Alabama Legalizes Daily Fantasy Sports; DraftKings, FanDuel Set To Return

Dustin Gouker Updated on Jun 4, 2019


Daily fantasy sports
is coming back to Alabama.

More than three years after DFS was declared to be illegal gambling by the state’s attorney general, companies like DraftKings and FanDuel are getting ready to re-enter the market.


Alabama and daily fantasy

Gov. Kay Ivey signed the bill into law, as first reported by Bloomberg Tax. That came after the legislature passed the bill in May. Bills had failed to reach the finish line in each of the past three years.

But this year was different, as bills passed both chambers by overwhelming margins.

DFS operators stopped taking customers in the state in 2016 after the attorney general opinion, and have not returned since.

Neither DraftKings nor FanDuel could offer a timeline for a return to Alabama. A FanDuel spokesperson offered this statement, however:

We are excited to bring FanDuel Daily Fantasy Sports to the great people of Alabama. We would like to thank Rep. Kyle South, who fought tirelessly to bring fantasy sports back to Alabama. We also are grateful for the support from Speaker McCutcheon, Sen. Del Marsh, and Sen. Tom Whatley. We are working hard to bring our fantasy sports products to Alabama residents and we will have more details very soon.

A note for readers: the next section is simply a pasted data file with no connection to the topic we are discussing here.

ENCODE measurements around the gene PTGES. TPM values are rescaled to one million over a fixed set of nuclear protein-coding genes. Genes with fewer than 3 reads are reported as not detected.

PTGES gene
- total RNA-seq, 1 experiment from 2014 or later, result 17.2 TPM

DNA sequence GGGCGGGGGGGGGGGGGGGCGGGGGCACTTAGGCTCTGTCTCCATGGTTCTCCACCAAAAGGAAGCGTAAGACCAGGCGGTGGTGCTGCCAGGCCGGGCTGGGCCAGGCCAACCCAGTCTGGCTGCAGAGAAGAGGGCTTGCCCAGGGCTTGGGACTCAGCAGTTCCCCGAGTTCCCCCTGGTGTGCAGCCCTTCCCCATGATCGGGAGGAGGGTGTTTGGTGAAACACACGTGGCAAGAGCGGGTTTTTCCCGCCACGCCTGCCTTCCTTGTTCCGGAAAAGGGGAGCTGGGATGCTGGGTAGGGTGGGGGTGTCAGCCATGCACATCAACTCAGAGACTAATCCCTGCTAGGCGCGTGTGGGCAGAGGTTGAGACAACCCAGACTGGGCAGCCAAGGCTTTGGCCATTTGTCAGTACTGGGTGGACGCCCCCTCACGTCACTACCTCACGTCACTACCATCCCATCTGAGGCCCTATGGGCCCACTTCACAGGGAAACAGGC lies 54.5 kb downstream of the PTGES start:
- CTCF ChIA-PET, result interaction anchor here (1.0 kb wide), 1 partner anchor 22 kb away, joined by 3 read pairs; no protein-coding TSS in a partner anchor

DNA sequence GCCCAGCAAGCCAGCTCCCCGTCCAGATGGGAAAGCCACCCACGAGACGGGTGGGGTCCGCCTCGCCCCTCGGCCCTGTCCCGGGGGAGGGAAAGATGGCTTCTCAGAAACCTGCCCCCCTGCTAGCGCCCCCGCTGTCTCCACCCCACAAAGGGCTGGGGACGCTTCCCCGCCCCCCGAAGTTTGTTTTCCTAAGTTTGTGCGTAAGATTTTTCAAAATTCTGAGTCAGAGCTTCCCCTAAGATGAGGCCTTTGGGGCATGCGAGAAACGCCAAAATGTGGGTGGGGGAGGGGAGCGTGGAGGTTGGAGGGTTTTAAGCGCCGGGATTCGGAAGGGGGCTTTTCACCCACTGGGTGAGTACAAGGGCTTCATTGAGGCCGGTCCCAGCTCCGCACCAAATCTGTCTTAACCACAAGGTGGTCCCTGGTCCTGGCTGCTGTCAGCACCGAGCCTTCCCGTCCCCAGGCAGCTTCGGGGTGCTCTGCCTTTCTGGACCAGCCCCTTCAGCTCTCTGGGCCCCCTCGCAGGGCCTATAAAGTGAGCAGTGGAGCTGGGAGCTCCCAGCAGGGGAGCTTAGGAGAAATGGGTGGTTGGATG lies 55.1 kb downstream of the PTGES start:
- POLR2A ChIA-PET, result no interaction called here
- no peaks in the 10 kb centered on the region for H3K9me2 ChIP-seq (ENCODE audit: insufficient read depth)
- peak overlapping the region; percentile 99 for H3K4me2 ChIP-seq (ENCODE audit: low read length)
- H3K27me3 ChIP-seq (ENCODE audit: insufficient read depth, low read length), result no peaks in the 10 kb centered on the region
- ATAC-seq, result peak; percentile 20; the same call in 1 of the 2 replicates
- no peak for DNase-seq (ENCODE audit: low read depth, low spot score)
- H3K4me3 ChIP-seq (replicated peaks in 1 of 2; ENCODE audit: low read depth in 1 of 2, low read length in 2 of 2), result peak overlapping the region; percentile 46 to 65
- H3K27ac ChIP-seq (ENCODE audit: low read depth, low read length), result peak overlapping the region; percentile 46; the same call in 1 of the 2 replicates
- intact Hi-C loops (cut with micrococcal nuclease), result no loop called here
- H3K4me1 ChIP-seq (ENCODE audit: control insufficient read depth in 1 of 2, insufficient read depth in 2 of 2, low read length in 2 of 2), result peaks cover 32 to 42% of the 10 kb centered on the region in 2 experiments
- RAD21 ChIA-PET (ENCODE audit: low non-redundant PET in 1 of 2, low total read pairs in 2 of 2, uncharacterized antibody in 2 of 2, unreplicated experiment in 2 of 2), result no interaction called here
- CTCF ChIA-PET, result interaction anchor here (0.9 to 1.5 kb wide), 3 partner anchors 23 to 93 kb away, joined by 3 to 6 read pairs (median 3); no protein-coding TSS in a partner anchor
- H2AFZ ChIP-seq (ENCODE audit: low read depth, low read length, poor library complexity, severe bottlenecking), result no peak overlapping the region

More states with DFS

It’s the second state that has recently reversed course on fantasy sports. Last month, Iowa enacted a sports betting bill that also legalized DFS. All daily fantasy sports companies have stayed out of Iowa because of how existing laws were written, not because of any action taken against DFS.

Once both those states go live — along with most of Louisiana — the number of states that do not have DFS will be reduced to just six:



  • Arizona
  • Hawaii
  • Idaho
  • Montana
  • Nevada
  • Washington



Interestingly, both DraftKings and FanDuel have both added sports gambling to their portfolio of offerings in the past year.

Several states still have negative opinions regarding paid-entry fantasy sports — including Texas, Illinois and Florida — with no new DFS law to make them entirely moot. DraftKings, FanDuel and most other operators still serve all three states.